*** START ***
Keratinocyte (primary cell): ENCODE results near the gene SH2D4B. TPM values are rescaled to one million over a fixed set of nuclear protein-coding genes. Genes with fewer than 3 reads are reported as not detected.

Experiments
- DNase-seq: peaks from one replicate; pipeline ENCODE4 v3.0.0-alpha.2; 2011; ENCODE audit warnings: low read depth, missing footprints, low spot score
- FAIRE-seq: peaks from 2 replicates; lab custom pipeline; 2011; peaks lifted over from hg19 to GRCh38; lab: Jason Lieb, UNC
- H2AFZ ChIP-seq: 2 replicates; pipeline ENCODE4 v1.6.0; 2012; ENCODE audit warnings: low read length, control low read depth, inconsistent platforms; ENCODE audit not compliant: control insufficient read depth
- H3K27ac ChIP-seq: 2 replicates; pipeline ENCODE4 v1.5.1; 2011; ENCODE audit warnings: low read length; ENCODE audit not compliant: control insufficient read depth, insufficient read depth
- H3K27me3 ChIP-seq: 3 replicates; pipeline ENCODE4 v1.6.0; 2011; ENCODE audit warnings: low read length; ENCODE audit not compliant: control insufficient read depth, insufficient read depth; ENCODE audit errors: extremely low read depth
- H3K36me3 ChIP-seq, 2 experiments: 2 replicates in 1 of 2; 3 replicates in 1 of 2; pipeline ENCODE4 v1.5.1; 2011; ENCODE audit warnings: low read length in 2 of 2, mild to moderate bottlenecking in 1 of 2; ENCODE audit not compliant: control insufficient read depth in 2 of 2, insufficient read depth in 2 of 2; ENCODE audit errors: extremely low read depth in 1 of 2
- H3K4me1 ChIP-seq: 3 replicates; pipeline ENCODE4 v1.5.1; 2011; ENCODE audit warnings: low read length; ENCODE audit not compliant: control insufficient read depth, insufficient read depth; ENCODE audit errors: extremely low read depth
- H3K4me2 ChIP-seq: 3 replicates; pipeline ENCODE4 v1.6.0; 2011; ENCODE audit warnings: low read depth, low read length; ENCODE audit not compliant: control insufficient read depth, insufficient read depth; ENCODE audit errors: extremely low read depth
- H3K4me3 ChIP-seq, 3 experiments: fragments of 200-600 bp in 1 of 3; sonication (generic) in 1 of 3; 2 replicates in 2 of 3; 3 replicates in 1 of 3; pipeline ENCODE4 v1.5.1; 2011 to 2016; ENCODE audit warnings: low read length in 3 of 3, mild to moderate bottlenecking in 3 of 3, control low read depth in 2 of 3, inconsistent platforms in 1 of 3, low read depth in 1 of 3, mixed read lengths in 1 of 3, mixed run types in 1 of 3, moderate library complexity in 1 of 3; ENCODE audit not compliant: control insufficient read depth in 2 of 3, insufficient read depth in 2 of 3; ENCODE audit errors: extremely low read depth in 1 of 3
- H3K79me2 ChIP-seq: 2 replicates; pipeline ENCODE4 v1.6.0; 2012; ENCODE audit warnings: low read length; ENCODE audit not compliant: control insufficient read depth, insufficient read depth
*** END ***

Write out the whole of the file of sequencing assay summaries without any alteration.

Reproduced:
Keratinocyte (primary cell): ENCODE results near the gene SH2D4B. TPM values are rescaled to one million over a fixed set of nuclear protein-coding genes. Genes with fewer than 3 reads are reported as not detected.

Experiments
- DNase-seq: peaks from one replicate; pipeline ENCODE4 v3.0.0-alpha.2; 2011; ENCODE audit warnings: low read depth, missing footprints, low spot score
- FAIRE-seq: peaks from 2 replicates; lab custom pipeline; 2011; peaks lifted over from hg19 to GRCh38; lab: Jason Lieb, UNC
- H2AFZ ChIP-seq: 2 replicates; pipeline ENCODE4 v1.6.0; 2012; ENCODE audit warnings: low read length, control low read depth, inconsistent platforms; ENCODE audit not compliant: control insufficient read depth
- H3K27ac ChIP-seq: 2 replicates; pipeline ENCODE4 v1.5.1; 2011; ENCODE audit warnings: low read length; ENCODE audit not compliant: control insufficient read depth, insufficient read depth
- H3K27me3 ChIP-seq: 3 replicates; pipeline ENCODE4 v1.6.0; 2011; ENCODE audit warnings: low read length; ENCODE audit not compliant: control insufficient read depth, insufficient read depth; ENCODE audit errors: extremely low read depth
- H3K36me3 ChIP-seq, 2 experiments: 2 replicates in 1 of 2; 3 replicates in 1 of 2; pipeline ENCODE4 v1.5.1; 2011; ENCODE audit warnings: low read length in 2 of 2, mild to moderate bottlenecking in 1 of 2; ENCODE audit not compliant: control insufficient read depth in 2 of 2, insufficient read depth in 2 of 2; ENCODE audit errors: extremely low read depth in 1 of 2
- H3K4me1 ChIP-seq: 3 replicates; pipeline ENCODE4 v1.5.1; 2011; ENCODE audit warnings: low read length; ENCODE audit not compliant: control insufficient read depth, insufficient read depth; ENCODE audit errors: extremely low read depth
- H3K4me2 ChIP-seq: 3 replicates; pipeline ENCODE4 v1.6.0; 2011; ENCODE audit warnings: low read depth, low read length; ENCODE audit not compliant: control insufficient read depth, insufficient read depth; ENCODE audit errors: extremely low read depth
- H3K4me3 ChIP-seq, 3 experiments: fragments of 200-600 bp in 1 of 3; sonication (generic) in 1 of 3; 2 replicates in 2 of 3; 3 replicates in 1 of 3; pipeline ENCODE4 v1.5.1; 2011 to 2016; ENCODE audit warnings: low read length in 3 of 3, mild to moderate bottlenecking in 3 of 3, control low read depth in 2 of 3, inconsistent platforms in 1 of 3, low read depth in 1 of 3, mixed read lengths in 1 of 3, mixed run types in 1 of 3, moderate library complexity in 1 of 3; ENCODE audit not compliant: control insufficient read depth in 2 of 3, insufficient read depth in 2 of 3; ENCODE audit errors: extremely low read depth in 1 of 3
- H3K79me2 ChIP-seq: 2 replicates; pipeline ENCODE4 v1.6.0; 2012; ENCODE audit warnings: low read length; ENCODE audit not compliant: control insufficient read depth, insufficient read depth